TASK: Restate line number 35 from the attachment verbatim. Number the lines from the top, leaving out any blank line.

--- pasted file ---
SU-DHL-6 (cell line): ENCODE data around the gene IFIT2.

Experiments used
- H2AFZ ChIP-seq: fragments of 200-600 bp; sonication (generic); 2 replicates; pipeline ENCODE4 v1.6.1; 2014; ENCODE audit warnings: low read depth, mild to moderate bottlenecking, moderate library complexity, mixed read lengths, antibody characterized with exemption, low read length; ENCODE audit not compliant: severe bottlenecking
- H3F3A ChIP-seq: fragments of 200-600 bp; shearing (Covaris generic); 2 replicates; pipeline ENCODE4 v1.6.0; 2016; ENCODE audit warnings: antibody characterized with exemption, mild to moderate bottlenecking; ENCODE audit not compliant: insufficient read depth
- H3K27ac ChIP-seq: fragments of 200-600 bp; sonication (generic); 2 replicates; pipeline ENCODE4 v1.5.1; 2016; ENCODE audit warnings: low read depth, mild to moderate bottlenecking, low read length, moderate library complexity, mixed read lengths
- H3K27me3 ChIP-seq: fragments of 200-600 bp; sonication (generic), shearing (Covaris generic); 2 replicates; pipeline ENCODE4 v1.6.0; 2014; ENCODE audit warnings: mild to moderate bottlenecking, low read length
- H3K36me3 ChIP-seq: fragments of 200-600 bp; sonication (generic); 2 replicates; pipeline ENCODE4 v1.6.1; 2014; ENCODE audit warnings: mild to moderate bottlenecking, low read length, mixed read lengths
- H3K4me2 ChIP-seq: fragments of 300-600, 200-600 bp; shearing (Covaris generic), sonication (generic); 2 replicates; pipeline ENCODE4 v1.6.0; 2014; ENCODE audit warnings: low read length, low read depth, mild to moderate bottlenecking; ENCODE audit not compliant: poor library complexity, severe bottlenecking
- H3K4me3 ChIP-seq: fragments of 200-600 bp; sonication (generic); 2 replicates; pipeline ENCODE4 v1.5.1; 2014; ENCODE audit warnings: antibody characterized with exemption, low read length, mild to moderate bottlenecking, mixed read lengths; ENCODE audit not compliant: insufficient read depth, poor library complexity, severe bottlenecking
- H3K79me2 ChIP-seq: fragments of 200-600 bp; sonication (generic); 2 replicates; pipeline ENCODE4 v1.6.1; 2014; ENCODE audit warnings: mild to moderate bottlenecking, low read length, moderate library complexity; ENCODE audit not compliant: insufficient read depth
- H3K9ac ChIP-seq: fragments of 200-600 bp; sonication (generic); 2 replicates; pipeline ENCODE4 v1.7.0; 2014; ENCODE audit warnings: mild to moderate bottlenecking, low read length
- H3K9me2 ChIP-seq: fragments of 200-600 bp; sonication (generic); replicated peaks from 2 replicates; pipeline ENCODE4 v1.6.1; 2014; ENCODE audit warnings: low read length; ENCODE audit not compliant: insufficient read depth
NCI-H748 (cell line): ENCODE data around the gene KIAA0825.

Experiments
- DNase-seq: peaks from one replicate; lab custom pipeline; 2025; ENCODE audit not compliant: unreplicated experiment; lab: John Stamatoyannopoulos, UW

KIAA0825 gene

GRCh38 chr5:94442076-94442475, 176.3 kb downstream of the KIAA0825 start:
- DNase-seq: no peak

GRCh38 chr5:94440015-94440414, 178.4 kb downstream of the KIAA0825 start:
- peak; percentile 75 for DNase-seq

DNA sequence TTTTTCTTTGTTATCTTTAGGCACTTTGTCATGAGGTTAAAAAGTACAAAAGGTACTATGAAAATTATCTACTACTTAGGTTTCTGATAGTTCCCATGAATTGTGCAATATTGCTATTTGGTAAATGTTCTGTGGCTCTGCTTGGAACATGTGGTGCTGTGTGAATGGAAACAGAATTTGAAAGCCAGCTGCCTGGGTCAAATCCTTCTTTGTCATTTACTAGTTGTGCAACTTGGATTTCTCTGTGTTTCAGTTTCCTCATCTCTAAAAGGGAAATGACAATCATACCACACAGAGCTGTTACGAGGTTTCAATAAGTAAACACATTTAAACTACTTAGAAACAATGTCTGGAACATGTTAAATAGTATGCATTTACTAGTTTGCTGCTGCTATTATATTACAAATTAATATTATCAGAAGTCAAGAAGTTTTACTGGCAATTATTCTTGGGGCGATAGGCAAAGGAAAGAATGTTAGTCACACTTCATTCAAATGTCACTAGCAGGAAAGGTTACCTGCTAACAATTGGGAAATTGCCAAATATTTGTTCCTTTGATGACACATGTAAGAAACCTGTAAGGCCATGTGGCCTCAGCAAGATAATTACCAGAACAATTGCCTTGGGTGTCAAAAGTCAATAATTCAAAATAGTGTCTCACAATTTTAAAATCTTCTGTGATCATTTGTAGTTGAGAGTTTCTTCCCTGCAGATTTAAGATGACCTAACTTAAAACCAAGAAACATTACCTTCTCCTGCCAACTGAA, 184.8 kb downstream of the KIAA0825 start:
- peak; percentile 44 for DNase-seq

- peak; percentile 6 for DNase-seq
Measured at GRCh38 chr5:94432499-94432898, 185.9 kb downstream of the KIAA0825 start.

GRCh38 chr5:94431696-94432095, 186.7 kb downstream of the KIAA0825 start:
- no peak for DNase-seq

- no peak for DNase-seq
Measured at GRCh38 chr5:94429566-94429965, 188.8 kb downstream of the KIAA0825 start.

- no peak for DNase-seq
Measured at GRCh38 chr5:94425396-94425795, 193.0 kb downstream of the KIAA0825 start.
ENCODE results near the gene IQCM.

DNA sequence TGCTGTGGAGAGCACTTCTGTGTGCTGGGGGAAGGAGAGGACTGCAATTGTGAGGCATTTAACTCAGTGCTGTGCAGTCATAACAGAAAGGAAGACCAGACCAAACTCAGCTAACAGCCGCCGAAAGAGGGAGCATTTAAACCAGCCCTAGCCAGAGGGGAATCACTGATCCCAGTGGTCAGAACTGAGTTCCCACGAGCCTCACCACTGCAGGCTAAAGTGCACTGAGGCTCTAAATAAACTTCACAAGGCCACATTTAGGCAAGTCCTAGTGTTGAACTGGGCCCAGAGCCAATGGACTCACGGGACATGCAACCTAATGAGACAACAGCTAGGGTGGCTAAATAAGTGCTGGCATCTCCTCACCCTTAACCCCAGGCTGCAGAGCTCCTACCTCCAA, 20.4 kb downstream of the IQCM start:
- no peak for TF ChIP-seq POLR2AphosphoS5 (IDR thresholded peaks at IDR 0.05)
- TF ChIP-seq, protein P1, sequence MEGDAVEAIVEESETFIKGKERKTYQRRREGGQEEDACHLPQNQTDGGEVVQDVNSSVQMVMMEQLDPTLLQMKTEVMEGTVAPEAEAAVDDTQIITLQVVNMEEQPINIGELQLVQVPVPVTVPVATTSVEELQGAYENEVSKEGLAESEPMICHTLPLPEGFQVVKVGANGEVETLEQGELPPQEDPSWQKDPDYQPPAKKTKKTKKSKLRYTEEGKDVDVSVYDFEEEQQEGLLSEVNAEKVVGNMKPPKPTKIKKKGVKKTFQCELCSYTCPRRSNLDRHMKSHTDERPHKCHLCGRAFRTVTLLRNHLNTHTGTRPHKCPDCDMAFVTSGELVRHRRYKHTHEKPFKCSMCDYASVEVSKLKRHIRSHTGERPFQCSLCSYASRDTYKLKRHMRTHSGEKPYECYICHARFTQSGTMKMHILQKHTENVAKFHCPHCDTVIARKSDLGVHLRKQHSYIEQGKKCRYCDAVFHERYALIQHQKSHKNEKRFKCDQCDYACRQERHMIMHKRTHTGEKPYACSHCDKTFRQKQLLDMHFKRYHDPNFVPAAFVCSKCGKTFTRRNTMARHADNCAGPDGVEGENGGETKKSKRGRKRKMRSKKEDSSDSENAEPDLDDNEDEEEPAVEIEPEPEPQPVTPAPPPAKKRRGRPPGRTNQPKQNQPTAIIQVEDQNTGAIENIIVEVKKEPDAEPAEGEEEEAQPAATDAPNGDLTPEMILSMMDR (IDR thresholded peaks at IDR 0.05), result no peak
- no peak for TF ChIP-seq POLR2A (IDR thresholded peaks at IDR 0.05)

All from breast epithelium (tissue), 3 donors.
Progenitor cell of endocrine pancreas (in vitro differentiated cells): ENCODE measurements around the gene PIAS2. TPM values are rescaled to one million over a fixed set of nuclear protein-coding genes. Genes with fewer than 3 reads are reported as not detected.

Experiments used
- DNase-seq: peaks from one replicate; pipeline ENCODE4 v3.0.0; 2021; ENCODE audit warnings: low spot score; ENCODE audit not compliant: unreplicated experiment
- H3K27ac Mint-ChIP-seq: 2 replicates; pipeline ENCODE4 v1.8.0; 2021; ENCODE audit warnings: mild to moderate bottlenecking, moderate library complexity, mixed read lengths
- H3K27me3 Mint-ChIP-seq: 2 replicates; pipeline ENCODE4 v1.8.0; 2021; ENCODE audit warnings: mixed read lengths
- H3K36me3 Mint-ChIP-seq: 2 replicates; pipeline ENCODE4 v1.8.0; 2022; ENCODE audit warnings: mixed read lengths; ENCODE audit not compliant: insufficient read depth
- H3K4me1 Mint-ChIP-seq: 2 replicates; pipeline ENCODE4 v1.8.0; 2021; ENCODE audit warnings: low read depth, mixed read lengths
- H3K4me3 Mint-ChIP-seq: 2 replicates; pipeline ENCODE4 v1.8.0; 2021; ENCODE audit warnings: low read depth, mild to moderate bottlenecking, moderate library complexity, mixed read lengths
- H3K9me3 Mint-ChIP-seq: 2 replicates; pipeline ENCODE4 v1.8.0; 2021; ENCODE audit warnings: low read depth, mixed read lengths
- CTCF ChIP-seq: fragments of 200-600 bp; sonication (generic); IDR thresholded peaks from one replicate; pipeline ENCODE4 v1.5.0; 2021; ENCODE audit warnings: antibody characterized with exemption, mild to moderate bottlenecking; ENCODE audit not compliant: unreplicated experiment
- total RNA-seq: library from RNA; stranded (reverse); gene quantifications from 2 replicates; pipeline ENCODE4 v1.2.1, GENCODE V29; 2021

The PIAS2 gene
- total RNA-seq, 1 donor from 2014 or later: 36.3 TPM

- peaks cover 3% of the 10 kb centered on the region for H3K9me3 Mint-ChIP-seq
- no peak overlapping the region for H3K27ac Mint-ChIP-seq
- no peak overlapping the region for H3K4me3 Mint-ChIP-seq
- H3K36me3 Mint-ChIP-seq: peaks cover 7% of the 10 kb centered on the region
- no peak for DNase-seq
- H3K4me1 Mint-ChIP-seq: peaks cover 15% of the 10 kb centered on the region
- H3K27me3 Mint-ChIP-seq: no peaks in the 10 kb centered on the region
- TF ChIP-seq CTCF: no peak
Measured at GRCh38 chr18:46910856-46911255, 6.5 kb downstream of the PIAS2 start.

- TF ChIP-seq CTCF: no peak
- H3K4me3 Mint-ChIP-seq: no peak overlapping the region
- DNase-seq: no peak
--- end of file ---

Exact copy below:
- no peak for TF ChIP-seq POLR2A (IDR thresholded peaks at IDR 0.05)